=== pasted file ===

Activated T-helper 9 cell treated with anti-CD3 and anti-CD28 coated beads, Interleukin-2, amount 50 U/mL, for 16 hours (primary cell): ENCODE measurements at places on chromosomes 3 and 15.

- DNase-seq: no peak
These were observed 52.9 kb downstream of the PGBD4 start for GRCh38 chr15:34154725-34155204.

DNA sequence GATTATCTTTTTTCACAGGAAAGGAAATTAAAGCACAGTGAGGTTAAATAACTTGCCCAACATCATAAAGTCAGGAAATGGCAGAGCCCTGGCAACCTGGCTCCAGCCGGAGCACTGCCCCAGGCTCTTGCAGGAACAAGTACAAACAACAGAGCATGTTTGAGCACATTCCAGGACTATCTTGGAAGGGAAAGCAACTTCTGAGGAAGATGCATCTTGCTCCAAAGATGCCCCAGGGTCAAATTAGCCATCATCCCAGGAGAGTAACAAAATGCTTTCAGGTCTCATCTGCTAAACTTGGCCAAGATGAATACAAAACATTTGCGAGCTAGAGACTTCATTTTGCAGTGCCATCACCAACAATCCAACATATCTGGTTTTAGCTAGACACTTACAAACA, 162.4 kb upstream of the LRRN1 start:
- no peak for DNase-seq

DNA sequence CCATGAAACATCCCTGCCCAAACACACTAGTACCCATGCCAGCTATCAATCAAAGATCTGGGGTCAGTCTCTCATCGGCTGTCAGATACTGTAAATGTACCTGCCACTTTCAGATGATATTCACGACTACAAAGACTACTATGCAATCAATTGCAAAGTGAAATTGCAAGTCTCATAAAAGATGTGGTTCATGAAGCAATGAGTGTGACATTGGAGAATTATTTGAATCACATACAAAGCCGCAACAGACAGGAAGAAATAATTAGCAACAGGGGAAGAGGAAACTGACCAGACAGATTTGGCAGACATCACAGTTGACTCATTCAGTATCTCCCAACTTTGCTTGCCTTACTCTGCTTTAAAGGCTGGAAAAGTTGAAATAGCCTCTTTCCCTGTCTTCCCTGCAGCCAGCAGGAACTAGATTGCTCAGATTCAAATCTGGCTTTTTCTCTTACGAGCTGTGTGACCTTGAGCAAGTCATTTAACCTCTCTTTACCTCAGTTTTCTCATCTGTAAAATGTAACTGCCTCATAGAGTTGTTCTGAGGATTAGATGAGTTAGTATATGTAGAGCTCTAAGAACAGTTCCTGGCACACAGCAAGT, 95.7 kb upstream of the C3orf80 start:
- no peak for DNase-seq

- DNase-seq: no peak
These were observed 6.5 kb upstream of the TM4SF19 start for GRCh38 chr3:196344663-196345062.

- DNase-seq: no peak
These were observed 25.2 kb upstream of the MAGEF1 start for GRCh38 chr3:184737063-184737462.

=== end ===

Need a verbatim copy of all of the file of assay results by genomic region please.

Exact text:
Activated T-helper 9 cell treated with anti-CD3 and anti-CD28 coated beads, Interleukin-2, amount 50 U/mL, for 16 hours (primary cell): ENCODE measurements at places on chromosomes 3 and 15.

- DNase-seq: no peak
These were observed 52.9 kb downstream of the PGBD4 start for GRCh38 chr15:34154725-34155204.

DNA sequence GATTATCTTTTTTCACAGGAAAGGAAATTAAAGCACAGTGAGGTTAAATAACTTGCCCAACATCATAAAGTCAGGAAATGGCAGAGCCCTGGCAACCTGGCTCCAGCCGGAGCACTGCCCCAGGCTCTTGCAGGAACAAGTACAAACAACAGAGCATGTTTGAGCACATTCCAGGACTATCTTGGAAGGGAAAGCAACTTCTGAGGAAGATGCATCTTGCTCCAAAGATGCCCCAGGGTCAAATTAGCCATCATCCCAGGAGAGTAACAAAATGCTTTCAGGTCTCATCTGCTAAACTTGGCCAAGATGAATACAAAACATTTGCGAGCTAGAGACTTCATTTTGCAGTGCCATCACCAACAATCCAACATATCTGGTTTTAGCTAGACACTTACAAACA, 162.4 kb upstream of the LRRN1 start:
- no peak for DNase-seq

DNA sequence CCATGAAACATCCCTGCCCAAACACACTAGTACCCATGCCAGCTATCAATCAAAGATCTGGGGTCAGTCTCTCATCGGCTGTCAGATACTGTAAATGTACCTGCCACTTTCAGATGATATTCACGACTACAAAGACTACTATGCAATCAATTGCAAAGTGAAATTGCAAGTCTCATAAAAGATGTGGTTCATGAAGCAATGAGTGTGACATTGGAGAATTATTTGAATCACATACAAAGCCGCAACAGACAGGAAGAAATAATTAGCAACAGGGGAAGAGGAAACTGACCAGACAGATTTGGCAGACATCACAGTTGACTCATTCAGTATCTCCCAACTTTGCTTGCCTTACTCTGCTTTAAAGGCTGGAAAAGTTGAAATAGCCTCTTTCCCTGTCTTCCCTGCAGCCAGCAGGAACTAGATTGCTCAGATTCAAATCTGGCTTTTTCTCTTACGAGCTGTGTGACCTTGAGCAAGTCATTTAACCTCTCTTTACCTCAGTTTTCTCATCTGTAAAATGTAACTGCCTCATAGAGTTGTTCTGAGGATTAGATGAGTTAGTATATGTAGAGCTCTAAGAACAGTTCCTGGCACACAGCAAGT, 95.7 kb upstream of the C3orf80 start:
- no peak for DNase-seq

- DNase-seq: no peak
These were observed 6.5 kb upstream of the TM4SF19 start for GRCh38 chr3:196344663-196345062.

- DNase-seq: no peak
These were observed 25.2 kb upstream of the MAGEF1 start for GRCh38 chr3:184737063-184737462.